With flying colours: Qantas CEO Alan Joyce talks about his steady climb to the top of the airline industry
Apart from balance sheet figures, income statements and compliance efforts, every industry has its own indicators of progress and success. And, since 2008, certain of these gauges have given Alan Joyce a great sense of achievement in his role as chief executive of Australian flag carrier Qantas.
In that time, for example, the group has taken delivery of 150 aircraft to support new routes, partnerships and code-share options. There has been significant investment in infrastructure, technology and training in order to upgrade services and sustain the push into new markets, especially in Asia. Scores for overall customer satisfaction have continued to climb. And the airline’s record for safety remains second to none.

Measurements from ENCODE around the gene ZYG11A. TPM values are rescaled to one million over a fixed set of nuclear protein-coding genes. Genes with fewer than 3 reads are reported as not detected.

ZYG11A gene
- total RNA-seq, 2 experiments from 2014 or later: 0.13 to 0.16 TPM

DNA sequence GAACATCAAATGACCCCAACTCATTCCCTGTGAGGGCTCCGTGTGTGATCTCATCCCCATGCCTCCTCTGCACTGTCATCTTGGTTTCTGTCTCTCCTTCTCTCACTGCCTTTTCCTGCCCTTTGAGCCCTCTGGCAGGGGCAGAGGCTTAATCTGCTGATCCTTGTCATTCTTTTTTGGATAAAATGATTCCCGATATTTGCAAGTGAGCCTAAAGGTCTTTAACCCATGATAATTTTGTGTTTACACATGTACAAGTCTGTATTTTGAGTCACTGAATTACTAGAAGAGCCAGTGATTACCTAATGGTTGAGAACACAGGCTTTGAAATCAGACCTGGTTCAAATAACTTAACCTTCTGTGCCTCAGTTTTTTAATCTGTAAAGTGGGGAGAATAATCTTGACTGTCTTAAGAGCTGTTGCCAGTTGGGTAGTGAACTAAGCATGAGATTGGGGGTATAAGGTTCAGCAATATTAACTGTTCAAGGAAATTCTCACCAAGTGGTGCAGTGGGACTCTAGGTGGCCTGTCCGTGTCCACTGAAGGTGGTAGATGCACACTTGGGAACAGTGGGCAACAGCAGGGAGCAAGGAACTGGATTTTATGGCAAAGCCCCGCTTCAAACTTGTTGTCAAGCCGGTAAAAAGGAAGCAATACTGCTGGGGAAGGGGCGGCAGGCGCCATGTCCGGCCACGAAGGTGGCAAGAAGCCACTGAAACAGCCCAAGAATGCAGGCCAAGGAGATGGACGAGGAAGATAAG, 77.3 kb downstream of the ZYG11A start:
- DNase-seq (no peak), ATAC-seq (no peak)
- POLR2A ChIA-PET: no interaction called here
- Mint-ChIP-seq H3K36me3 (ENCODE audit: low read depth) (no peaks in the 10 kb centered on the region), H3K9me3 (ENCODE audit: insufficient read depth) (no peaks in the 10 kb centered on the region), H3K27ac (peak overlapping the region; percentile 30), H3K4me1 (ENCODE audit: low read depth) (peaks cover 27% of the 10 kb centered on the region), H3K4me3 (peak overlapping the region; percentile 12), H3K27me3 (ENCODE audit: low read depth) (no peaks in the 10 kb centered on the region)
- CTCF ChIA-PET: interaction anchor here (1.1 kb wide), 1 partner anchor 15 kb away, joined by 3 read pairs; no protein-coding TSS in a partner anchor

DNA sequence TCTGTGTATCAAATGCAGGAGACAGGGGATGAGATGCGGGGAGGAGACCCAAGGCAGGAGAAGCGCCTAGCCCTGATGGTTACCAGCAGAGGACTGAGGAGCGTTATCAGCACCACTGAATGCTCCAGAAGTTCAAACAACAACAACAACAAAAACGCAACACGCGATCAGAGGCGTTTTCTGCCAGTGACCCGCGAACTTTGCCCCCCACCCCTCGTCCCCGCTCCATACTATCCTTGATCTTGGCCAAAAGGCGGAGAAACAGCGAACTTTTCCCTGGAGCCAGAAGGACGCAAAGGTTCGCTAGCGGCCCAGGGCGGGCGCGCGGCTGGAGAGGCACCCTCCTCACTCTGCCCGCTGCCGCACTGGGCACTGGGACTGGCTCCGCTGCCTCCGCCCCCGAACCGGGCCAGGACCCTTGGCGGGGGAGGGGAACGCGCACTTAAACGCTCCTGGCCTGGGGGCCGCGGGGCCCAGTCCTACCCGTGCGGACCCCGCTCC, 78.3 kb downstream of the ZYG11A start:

On that front, there have been scares, not surprising given the scale of operations and the nature of the business. For instance, in 2010, there was an uncontained engine failure on Qantas Flight 32, which circled back to make an emergency landing in Singapore, amid rumours of a crash over Indonesia. But, while providing a nerve-jangling, real-time test of personnel and systems, Joyce says such incidents can also expose the organisation at its very best.